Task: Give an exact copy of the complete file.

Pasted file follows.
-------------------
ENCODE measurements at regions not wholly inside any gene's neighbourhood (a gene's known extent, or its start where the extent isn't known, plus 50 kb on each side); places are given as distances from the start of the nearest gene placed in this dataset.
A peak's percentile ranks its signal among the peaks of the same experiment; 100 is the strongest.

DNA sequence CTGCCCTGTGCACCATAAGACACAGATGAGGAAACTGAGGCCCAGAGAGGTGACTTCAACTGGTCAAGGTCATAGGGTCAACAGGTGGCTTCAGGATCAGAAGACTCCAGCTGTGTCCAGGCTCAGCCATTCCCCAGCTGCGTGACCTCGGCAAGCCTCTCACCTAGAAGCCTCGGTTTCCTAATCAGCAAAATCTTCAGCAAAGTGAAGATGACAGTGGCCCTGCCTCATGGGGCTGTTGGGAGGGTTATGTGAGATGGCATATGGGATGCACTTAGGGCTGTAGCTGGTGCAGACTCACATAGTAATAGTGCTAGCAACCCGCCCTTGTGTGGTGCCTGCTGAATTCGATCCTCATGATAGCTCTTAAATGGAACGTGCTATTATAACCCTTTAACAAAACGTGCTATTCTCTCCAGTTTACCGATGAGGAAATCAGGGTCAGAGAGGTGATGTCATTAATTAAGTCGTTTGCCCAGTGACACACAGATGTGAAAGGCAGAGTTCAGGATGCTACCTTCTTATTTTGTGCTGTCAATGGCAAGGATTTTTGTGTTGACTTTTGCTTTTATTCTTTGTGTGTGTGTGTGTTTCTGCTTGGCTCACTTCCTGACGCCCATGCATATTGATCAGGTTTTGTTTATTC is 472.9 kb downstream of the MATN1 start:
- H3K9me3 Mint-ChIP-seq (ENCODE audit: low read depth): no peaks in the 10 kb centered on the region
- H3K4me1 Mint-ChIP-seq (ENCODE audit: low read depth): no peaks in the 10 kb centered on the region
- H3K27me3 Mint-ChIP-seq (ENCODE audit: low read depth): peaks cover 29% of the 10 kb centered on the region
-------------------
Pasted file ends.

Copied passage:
ENCODE measurements at regions not wholly inside any gene's neighbourhood (a gene's known extent, or its start where the extent isn't known, plus 50 kb on each side); places are given as distances from the start of the nearest gene placed in this dataset.
A peak's percentile ranks its signal among the peaks of the same experiment; 100 is the strongest.

DNA sequence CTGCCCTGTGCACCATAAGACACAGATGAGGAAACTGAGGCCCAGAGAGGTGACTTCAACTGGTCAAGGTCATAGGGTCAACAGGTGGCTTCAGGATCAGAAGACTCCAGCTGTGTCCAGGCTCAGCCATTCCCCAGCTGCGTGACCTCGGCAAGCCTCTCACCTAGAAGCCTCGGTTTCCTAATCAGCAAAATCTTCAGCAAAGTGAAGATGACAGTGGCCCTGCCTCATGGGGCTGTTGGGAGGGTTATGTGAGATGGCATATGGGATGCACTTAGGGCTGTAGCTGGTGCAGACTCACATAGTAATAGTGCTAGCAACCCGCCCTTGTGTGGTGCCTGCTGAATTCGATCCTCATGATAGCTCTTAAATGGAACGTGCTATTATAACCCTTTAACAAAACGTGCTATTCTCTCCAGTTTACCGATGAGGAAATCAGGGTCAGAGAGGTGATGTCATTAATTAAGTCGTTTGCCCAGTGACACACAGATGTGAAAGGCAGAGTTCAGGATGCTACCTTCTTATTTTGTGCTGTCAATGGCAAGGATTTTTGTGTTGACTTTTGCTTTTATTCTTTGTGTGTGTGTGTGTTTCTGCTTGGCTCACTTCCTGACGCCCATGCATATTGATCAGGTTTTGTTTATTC is 472.9 kb downstream of the MATN1 start:
- H3K9me3 Mint-ChIP-seq (ENCODE audit: low read depth): no peaks in the 10 kb centered on the region
- H3K4me1 Mint-ChIP-seq (ENCODE audit: low read depth): no peaks in the 10 kb centered on the region
- H3K27me3 Mint-ChIP-seq (ENCODE audit: low read depth): peaks cover 29% of the 10 kb centered on the region